U.S. Pat. No. 5,648,514 discloses phenylethynyl or heteroarylethynyl dihydronaphthalene derivatives where the 5 or 8 position (depending on the system of numbering) of the dihydronaphthalene nucleus is substituted with an alicyclic, aryl or heteroaryl group. U.S. Pat. No. 5,723,666 (formula 6 in Column 9) discloses further dihydronaphthalene derivatives where the 5 or 8 position (depending on the system of numbering) of the dihydronaphthalene nucleus is substituted with an alicyclic, aryl or heteroaryl group. The compounds of this reference have retinoid-like or retinoid antagonist-like biological activity.

SUMMARY OF THE INVENTION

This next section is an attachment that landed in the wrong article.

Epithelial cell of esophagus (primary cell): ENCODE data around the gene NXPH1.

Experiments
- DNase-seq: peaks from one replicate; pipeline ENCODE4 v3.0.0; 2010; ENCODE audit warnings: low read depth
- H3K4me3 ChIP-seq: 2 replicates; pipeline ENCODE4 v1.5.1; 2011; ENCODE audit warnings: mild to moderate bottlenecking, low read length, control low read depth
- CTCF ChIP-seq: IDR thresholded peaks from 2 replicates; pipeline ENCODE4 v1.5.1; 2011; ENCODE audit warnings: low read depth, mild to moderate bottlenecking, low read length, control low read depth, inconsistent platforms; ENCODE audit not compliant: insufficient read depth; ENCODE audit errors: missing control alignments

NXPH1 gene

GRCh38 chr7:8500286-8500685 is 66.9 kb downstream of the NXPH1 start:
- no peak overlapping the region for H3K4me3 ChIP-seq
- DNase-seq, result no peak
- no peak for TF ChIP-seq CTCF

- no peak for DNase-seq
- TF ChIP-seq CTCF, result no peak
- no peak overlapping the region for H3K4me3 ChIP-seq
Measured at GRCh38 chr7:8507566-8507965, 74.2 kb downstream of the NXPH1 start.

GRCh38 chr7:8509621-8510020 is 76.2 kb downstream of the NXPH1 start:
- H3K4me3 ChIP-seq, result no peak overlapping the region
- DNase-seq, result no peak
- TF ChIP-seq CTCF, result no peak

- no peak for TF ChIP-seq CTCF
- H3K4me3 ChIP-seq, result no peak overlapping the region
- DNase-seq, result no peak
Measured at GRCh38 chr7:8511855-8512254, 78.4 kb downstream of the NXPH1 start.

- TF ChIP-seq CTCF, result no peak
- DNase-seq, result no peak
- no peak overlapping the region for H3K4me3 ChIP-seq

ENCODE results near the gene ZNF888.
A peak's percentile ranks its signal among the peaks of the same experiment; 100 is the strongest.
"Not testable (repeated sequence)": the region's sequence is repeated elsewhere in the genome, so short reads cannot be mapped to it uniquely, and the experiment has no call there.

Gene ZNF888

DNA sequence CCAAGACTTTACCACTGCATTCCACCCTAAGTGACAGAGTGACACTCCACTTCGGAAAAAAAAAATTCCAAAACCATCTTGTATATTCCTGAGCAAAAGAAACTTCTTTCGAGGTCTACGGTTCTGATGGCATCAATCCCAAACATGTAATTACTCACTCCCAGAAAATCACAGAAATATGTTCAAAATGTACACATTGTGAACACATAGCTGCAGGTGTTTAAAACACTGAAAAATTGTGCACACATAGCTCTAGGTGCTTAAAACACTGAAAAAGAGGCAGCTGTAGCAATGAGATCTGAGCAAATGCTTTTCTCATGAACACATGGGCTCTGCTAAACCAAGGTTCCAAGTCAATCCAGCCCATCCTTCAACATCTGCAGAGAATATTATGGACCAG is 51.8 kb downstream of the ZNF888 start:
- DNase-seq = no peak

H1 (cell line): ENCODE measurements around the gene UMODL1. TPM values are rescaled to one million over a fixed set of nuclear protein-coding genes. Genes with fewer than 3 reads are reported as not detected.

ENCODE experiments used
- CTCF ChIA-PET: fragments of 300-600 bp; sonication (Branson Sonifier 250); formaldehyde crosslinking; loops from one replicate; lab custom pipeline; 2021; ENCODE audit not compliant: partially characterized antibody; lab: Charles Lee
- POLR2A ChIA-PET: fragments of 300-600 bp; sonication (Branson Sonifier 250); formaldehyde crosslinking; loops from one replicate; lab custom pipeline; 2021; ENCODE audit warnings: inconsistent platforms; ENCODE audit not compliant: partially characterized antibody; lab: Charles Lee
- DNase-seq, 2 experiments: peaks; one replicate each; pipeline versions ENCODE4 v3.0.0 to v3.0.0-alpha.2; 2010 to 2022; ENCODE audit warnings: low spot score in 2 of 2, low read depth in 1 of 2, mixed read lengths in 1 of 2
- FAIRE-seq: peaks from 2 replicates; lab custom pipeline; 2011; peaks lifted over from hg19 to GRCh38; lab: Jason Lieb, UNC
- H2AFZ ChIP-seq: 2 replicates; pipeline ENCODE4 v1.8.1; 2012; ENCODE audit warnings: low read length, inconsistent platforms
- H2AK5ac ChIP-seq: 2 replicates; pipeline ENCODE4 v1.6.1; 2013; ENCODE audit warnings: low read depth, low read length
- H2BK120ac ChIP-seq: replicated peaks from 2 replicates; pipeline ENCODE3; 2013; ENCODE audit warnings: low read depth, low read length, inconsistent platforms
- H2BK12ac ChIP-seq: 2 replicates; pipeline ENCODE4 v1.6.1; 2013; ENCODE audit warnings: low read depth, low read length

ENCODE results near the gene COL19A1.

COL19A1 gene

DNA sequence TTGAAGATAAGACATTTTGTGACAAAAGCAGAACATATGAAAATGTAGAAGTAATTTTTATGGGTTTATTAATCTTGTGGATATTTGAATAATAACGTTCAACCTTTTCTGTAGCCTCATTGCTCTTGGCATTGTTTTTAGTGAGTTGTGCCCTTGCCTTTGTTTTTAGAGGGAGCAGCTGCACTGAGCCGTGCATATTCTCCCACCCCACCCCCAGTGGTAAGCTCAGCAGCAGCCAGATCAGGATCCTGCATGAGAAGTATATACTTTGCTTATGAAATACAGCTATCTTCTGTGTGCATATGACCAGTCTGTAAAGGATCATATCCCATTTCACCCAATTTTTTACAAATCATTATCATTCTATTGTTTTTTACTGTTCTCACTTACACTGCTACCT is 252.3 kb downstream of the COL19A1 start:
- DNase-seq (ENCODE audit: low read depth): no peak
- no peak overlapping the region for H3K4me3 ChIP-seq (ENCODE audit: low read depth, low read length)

The present invention relates to compounds of Formula 1, Formula 2 or Formula 3

where X is O, S, or (CR1R1), where n is 0, 1 or 2;

Y is a bivalent radical having Formula 4 or Formula 5 where O is an integer from 1 to 4

 or Y is a bivalent aryl or 5 or 6 membered heteroaryl radical having 1 to 3 heteroatoms selected from N, S and O, said aryl or heteroaryl groups being unsubstituted, or substituted with 1 to 3 C1-6alkyl or with 1 to 3 C1-6fluoroalkyl groups;

X1 is O, S or NH;

R1 is independently H, lower alkyl of 1 to 6 carbons, or lower fluoroalkyl of 1 to 6 carbons;

R2 is independently H, lower alkyl of 1 to 6 carbons, OR1, 1-adamantyl, or lower fluoroalkyl of 1 to 6 carbons, or the two R2 groups jointly represent an oxo (═O) group;

R3 is hydrogen, lower alkyl of 1 to 6 carbons, OR1, fluoro substituted lower alkyl of 1 to 6 carbons or halogen, NO2, NH2, NHCO(C1-C6)alkyl, or NHCO(C1-C6)alkenyl;